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Leucippus or Leukippos (first half of the fifth century B.C.E.) was a pre-Socratic Greek philosopher, and the founder of atomism. Leucippus identified the real existence of the cosmos with infinite numbers of permanent, imperishable, immutable, and indivisible elements called “atomon” (atoms; means “indivisible”), conceived the world as the composite of these material elements, and developed a purely mechanical materialism, devoid of any trace of mythical element, which was rare in Greek philosophy. His ideas were developed by his follower, Democritus.


Life and work

Nothing was known about his life. Epicurus doubted his very existence, but Aristotle and Theophrastus explicitly credited Leucippus with the invention of atomism. His fame was completely overshadowed by that of his follower, Democritus, who systematized his view on atoms.

There are no existing writings which can be attributed to Leucippus, since his writings seem to have been enfolded into the work of his famous student Democritus. In fact, it is virtually impossible to identify any views about which Democritus and Leucippus disagreed.

Leucippus' lost works were titled Megas Diakosmos (The Great World-System or The Great Order of the Universe) and Peri Nou (On mind). A single fragment of the former survives:

Nothing happens at random (maten), but everything from reason (ek logou) and by necessity.(Diels and Kranz 67 B1)


See Democritus for a detailed account of atomism.


Leucippus tried to answer two opposing views of reality by Parmenides and Heraclitus. Parmenides identified the real being of the world as a self-subsisting, immutable, immobile being (the One), whereas in Heraclitus' view the world is in an ever-changing process or flux. Leucippus replaced the Parmenidean "One" with an infinite number of minuscule material elements (“atoms”), which were immutable, permanent, and indivisible units of the world, and explained changes by composition and decomposition, motion and constellation of atoms. He believed that all atoms are homogeneous (qualitatively the same), and different only in shapes and sizes. All beings including the soul are the composites of these material units. Leucippus extended the materialist explanation to all phenomena from natural phenomena, to perception and thinking.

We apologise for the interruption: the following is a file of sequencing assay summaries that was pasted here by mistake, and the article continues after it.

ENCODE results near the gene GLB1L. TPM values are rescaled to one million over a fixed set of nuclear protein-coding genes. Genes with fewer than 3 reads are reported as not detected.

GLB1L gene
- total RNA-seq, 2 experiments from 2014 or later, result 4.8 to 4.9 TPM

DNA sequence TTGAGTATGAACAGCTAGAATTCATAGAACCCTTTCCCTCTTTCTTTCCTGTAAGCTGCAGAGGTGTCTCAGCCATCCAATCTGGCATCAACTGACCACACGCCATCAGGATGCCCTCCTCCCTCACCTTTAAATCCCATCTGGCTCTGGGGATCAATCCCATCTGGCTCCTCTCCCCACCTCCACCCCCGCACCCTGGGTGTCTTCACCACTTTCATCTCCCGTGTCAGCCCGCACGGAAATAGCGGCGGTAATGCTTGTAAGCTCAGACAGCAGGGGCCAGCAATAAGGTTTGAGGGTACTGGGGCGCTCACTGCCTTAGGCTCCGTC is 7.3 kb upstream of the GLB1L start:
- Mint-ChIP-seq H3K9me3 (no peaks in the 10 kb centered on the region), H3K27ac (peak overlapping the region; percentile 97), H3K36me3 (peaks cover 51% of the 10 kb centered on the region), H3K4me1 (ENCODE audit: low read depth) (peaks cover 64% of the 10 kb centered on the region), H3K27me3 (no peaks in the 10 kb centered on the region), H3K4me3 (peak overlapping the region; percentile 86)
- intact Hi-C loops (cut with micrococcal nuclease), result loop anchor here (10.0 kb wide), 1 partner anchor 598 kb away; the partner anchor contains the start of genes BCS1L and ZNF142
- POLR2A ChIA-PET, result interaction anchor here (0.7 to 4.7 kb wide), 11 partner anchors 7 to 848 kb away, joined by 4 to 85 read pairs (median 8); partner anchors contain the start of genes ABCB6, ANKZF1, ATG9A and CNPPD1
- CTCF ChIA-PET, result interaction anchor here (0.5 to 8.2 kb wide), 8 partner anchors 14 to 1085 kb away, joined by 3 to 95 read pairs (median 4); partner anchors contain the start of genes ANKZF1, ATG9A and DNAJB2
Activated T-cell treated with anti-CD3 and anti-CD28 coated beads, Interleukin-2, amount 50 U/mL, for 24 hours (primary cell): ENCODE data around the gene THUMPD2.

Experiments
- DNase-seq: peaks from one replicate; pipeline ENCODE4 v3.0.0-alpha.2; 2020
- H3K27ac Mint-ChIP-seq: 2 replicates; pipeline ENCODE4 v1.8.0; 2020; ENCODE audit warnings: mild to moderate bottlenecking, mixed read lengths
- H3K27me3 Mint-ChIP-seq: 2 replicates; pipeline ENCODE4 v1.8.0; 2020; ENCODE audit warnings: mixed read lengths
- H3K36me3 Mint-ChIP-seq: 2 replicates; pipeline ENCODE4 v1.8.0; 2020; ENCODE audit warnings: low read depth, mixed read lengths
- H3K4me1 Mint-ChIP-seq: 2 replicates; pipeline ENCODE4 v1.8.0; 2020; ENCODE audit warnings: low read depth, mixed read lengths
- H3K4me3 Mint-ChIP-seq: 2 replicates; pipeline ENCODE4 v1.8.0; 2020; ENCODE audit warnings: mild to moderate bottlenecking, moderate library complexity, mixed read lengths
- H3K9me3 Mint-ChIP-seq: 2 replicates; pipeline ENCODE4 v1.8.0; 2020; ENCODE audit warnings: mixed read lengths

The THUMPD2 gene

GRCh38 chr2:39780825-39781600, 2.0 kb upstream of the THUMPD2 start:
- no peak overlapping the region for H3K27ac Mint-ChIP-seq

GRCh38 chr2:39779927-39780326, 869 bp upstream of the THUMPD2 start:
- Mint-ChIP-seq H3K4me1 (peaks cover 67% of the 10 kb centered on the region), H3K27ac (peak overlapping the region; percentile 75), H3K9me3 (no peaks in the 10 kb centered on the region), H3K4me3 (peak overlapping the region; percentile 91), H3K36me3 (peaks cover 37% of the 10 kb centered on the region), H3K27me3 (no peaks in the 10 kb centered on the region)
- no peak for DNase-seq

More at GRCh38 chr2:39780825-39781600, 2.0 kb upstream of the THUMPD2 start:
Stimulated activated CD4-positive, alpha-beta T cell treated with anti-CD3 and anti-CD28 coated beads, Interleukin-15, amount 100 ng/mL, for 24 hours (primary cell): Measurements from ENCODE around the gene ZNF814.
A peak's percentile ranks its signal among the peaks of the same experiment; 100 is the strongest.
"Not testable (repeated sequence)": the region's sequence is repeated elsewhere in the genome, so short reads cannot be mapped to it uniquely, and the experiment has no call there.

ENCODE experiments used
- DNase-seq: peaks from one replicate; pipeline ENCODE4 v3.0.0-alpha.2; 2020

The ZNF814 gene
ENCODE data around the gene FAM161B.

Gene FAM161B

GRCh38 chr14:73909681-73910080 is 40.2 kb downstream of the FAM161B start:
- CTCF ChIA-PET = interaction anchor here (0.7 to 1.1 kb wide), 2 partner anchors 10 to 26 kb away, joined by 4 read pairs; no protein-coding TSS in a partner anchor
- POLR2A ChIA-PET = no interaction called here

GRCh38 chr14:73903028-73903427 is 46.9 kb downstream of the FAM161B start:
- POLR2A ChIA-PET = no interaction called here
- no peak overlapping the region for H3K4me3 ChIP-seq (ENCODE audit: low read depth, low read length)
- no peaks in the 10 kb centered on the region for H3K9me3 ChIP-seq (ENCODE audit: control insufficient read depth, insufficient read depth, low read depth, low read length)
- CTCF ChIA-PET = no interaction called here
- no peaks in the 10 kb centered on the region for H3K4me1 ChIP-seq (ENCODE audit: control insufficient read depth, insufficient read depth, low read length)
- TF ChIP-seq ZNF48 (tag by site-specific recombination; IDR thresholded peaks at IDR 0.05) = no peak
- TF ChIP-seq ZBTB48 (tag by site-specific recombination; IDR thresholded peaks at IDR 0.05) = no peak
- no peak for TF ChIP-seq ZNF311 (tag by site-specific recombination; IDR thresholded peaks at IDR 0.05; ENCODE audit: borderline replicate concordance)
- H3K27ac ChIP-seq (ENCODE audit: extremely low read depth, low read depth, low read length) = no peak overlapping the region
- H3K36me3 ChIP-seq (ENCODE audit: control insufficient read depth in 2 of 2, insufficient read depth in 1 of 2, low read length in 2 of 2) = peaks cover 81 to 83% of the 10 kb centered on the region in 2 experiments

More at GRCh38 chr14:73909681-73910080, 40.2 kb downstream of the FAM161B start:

Mechanical materialism

His predecessors presented various elements as the real being of the world: “water” by Thales; “air” by Anaximenes; “air,” “fire,” “water,” “earth” by Empedocles, and so on. These elements are not purely material beings but some intermediary existence that is both spiritual and physical. Some introduced a spiritual principle as a part of their cosmology: “love” and “hate” by Empedocles, “nous” (mind or reason) by Anaxagoras. There was always a trace of mythical or spiritual element in their thought.

Leucippus was distinguished from all other pre-Socratics by his radical materialism. He refused and removed mythical or spiritual elements in the concept of atom and gave a mechanical explanation to all phenomena including perception and sense experiences. He was the first Greek philosopher who took materialistic monism.



  • Diels, H., and W. Kranz, eds. Die Fragmente der Vorsocratiker. Berlin: Weidmannsche Verlagsbuchhandlung, 1960.
  • Freeman, K., ed. Ancilla to the pre-Socratic philosophers. Cambridge: Harvard University Press, 1983.
  • Hicks, R. D. Diogenes Laertius, Lives of Eminent Philosophers, 2 vols. Loeb Classical Library, 1925.
  • Kirk, G.S., J.E. Raven, and M. Schofield. The Presocratic Philosophers. Cambridge: Cambridge University Press, 1983.


  • Bailey, Cyril. The Greek Atomists and Epicurus. Oxford: Oxford University Press, 1928.
  • Barnes, Jonathan. The Presocratic Philosophers, rev. ed. London: Routledge, 1982.
  • Barnes, Jonathan. “Reason and Necessity in Leucippus,” in Linos G. Benakis, ed., Proceedings of the 1st International Congress on Democritus, vol. 1: 141–158. Xanthi, 1984.
  • Furley, David J. Two Studies in the Greek Atomists. Princeton, NJ: Princeton University Press, 1967.
  • Furley, David J. The Greek Cosmologists, vol 1: “The Formation of the Atomic Theory and its Earliest Critics.” Cambridge: Cambridge University Press, 1987.

External links

All links retrieved July 30, 2014.

General Philosophy Sources


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